Fisker, Faraday Future Shares Can’t Shake Problems

Fisker, Faraday Future Shares Can’t Shake Problems

The shares of two electric vehicle manufacturers have been experiencing rough roads as of late.

Fisker Inc., which is based in Manhattan Beach, closed at 73 cents on Feb. 29, then fell to 48 cents on March 1. The company had released its preliminary fourth-quarter and full year earnings after the market closed on Feb. 29. 

Meanwhile, Gardena-based Faraday Future Intelligent Electric Inc. experienced a 10% drop in its share price on March 1 after it filed a recall notice with the National Highway Traffic Safety Administration.

The companies’ shares have not since recovered. 

In its preliminary earnings release Fisker reported a net loss of -$762 million (-$2.22 a share) for the full year ending Dec. 31, compared with a net loss of -$547 million (-$1.80) in the previous year. 

Revenue increased by 80,000% from the prior year to $273 million. 

For the fourth quarter, Fisker reported a net loss of $464 million (-$1.23 a share) on revenue of $200 million, or an increase of 178% from the previous quarter of $72 million in revenue.

Its shares closed at 15 cents on March 14.

In February, Fisker received a notice from the New York Stock Exchange that it was out of compliance with the exchange’s rules because the average closing price of the company’s common stock was less than $1 per share over a consecutive 30 trading-day period.

The company can regain compliance at any time within a six-month cure period following its receipt of the NYSE notice.

The preliminary report also included comments from Henrik Fisker, the chief executive of the company. 

Fisker said that the just-completed year was a challenging one for the company as it had supply chain and other issues to deal with that resulted in it not producing and delivering the number of Ocean SUVs it had originally projected. 

“We also encountered unexpected headwinds in our efforts to establish a direct-to-consumer sales model in both North America and Europe at the-same time,” Fisker said, adding that the company switched to a dealer partner sales model at the end of last year. 

Geeta Gupta-Fisker, the company’s chief financial officer and Henrik Fisker’s wife, said during a Feb. 29 conference call with analysts that there were concerns over Fisker being able to continue in business. 

“Furthermore, to the extent our current resources are insufficient to satisfy our financial requirements over the next 12 months, we may need to seek additional equity or debt financing, and there can be no assurance that we will be successful in these efforts,” she added. 

The company is in the process of cutting about 200 employees, or 15% of its workforce.

“Headcount reductions are predominantly related to change in sales strategy from direct to consumer and to a dealer-partner model,” Gupta-Fisker said.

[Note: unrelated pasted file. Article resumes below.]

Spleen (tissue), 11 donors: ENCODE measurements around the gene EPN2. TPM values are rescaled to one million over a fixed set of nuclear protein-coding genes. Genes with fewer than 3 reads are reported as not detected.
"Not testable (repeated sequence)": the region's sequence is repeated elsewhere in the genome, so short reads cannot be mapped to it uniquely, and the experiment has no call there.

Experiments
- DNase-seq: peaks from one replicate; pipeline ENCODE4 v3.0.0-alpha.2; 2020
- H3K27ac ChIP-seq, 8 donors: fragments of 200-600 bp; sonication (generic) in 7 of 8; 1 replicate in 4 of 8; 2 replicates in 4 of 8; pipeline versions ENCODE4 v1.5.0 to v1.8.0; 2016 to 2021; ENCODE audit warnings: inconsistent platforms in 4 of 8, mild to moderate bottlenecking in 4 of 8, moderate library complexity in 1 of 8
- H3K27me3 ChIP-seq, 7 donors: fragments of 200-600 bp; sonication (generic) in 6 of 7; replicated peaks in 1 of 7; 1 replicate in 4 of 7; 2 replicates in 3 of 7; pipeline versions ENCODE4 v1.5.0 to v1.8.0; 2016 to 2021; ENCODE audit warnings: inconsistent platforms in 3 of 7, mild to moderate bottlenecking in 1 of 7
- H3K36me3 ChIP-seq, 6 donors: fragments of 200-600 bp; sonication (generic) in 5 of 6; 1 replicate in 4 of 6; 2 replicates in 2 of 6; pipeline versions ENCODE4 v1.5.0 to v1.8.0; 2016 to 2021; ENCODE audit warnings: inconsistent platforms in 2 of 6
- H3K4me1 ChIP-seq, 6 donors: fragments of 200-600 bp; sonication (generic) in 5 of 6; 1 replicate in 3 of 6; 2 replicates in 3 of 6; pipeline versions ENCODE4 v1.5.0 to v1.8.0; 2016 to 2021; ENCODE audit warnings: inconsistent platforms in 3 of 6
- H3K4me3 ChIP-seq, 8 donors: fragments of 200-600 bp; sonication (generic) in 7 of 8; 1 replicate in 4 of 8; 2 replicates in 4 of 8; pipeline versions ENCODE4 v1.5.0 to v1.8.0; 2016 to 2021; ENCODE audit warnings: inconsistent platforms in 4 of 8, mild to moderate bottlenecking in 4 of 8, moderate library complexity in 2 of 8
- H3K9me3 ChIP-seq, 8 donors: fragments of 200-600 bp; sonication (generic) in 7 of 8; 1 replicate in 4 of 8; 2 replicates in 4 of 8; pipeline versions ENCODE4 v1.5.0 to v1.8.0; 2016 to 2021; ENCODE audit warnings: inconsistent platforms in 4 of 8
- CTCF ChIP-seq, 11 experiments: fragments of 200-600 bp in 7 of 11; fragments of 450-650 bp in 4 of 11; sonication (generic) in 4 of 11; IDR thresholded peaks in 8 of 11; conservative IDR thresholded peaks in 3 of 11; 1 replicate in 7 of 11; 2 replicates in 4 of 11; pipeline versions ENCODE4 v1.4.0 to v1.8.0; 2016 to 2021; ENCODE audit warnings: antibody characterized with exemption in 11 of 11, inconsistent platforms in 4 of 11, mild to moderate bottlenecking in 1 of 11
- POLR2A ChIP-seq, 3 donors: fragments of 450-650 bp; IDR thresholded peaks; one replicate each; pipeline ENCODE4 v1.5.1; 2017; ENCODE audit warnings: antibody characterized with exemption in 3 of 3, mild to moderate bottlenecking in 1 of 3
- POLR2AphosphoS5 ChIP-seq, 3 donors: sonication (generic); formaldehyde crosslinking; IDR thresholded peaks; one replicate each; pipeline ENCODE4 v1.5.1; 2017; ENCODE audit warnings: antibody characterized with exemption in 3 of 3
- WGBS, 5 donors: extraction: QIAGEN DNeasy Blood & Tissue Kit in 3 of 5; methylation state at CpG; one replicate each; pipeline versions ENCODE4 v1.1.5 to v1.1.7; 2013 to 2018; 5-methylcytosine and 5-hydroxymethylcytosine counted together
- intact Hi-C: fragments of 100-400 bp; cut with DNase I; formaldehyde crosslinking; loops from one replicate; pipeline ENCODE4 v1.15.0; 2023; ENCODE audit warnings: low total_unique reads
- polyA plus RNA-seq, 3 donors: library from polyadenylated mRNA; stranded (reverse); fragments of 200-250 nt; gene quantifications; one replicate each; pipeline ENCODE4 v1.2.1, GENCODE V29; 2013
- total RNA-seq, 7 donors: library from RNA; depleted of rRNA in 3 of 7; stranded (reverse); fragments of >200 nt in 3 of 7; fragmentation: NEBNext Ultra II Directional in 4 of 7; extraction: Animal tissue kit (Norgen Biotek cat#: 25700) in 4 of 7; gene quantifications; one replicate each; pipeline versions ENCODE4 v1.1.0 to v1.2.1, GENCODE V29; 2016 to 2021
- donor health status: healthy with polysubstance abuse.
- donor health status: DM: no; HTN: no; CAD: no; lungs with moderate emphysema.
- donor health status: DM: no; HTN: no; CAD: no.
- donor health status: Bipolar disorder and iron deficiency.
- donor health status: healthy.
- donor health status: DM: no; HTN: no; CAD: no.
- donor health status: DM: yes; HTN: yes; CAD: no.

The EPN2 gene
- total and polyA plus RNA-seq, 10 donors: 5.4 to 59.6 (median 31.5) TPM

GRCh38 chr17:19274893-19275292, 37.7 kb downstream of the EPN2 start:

“In addition, we are streamlining operations, including reducing our physical footprint and overall expenses,” she said. 

The Ocean is made in Graz, Austria, by Magna Steyr, a contract manufacturer. 

Faraday recalls the FF 91

The Faraday recall applies to the 11 FF 91 electric vehicles produced between March and December of last year. The notice said that a “software issue exists in these vehicles which would cause the airbag malfunction indicator telltale light to not illuminate in the case of an airbag control unit communications fault.”

A driver would not be warned of an airbag control unit loss of communication fault which might indicate a problem with airbag deployment, the notice said, adding, “If airbags do not deploy appropriately in a crash, there is an increased risk of injury to occupants in that crash.”

On Feb. 25, the company released a letter from Global Chief Executive Matthias Aydt updating shareholders on his plans to grow Faraday in the new year. 

The company also announced on the same day a 1-to-3 reverse stock split effective on March 1. 

The day after the announcement were made, which was on a Sunday, Faraday’s stock slipped by 11.5% from a closing price of 26 cents on Feb. 23 to 23 cents on Feb. 26. Its share price closed at 11 cents on March 14.

In his letter, Aydt said that Faraday had made great strides in the past year, including entering the revenue generation phase, all while doing it under limited funding and a changing landscape in the electric vehicle business. 

There were significant changes made in Faraday’s business foundation, including the addition of a new management team that he believed brings the strongest capabilities in the history of the company, Aydt wrote. 

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